I found a bug, what should I do

File a bug on this github project, or just mail/im me directly. Either way, if I agree something is broken, I will fix it. Alternatively, feel free to clone & own. That’s what github is all about.

How to build JsonJ

mvn clean install should do the trick with maven 3.x (and probably 2.x as well). I’m not a big maven fan but this is a relatively trivial project and it’s just easier this way.

Where is the documentation?

Look at the javadoc and the tests. Particularly this one here shows off most of the features this framework has.


The license is the MIT license, a.k.a. the expat license. The rationale for choosing this license is that I want to maximize your freedom to do whatever you want with the code while limiting my liability for the damage this code could potentially do. I do appreciate attribution but not enough to require it in the license (beyond the obligatory copyright notice).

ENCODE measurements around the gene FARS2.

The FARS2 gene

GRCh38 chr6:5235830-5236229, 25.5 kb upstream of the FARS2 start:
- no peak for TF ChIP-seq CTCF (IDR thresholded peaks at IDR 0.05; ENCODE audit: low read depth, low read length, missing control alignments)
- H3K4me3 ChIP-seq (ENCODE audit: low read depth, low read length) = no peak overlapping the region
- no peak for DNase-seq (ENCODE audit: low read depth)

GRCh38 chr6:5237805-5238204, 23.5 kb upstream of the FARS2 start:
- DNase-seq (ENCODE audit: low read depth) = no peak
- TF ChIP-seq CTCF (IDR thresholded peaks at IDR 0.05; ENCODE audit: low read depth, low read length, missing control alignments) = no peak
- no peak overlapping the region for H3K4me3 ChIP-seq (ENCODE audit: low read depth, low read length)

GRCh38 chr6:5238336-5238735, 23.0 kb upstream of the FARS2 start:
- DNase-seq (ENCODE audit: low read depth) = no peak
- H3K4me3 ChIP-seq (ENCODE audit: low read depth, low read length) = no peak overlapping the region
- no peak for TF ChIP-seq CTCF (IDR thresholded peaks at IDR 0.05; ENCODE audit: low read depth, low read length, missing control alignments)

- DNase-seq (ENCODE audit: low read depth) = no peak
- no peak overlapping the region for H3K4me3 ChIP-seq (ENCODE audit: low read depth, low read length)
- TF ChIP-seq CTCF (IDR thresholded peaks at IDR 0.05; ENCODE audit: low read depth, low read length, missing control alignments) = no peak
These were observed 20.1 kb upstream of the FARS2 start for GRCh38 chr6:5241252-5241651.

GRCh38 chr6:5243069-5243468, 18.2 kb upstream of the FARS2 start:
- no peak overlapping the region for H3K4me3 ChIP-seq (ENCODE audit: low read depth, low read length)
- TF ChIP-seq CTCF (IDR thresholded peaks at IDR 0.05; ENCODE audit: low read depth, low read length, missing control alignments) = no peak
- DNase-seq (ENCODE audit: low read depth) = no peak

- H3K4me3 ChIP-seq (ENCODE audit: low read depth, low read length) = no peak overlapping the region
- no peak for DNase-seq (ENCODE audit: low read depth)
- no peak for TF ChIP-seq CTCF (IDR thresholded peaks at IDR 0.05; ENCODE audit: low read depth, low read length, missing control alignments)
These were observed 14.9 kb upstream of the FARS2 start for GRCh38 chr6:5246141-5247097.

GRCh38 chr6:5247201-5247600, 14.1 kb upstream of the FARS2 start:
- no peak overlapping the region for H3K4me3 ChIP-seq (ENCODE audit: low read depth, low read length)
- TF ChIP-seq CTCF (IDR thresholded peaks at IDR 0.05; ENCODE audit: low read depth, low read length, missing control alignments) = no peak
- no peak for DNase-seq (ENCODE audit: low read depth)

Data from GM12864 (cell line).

1. I’ve been greatly influenced by the classes representing the json primitives in the GSon framework. If only they implemented Map and List and weren’t final. But lovely framework and would use it again.
  2. I spend quite a bit of time figuring out a way of parsing Json that didn’t involve me generating a lot of source code with javacc, antlr or similar tools. Then I stumpled onto json-simple and wrote the parser for JsonJ in under two hours using a custom json-simple content handler. It seems to work and json-simple is pretty fast as well.
  3. This code is very loosely based on work I did at work with several colleagues. No code was copy pasted but I definitely took some ideas and improved on them. You know who you are. Thanks.